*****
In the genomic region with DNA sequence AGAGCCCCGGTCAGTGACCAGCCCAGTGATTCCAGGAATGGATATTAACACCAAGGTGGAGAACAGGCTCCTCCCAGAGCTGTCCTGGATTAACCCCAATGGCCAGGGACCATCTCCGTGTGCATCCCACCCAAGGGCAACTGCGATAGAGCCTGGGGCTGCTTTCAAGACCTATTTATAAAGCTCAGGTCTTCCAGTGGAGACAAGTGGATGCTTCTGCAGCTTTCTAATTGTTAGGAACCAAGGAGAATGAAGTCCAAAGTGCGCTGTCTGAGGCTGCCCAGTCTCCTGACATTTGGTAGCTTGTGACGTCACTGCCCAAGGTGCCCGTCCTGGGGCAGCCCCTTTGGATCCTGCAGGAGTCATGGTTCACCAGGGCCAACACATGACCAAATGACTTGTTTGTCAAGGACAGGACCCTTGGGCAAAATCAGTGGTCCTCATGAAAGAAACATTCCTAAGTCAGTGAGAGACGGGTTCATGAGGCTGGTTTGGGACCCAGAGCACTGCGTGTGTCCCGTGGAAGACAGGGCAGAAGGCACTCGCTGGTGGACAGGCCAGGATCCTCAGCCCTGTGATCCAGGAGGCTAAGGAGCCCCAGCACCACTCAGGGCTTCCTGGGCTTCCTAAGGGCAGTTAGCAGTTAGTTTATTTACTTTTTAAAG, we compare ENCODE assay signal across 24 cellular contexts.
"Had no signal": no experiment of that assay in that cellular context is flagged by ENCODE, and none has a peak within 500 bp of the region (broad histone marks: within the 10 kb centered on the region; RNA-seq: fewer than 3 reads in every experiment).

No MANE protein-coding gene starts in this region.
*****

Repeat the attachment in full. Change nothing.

In the genomic region with DNA sequence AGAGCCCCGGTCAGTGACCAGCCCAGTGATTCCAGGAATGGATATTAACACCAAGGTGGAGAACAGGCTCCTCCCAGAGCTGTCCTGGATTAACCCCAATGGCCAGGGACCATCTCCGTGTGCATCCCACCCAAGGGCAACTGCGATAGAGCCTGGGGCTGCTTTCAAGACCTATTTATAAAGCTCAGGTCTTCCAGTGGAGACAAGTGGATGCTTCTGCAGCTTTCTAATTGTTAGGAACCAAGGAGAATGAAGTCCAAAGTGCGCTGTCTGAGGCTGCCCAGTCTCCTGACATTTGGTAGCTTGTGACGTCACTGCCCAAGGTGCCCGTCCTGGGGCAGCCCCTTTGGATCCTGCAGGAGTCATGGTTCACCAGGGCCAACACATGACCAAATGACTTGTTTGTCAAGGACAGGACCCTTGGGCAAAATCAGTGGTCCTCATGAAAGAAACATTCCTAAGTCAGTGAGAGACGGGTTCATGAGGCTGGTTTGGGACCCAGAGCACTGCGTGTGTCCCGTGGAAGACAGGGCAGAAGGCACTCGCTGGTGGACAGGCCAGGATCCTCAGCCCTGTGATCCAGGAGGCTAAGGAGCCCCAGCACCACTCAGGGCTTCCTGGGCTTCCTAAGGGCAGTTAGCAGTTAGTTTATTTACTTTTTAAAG, we compare ENCODE assay signal across 24 cellular contexts.
"Had no signal": no experiment of that assay in that cellular context is flagged by ENCODE, and none has a peak within 500 bp of the region (broad histone marks: within the 10 kb centered on the region; RNA-seq: fewer than 3 reads in every experiment).

No MANE protein-coding gene starts in this region.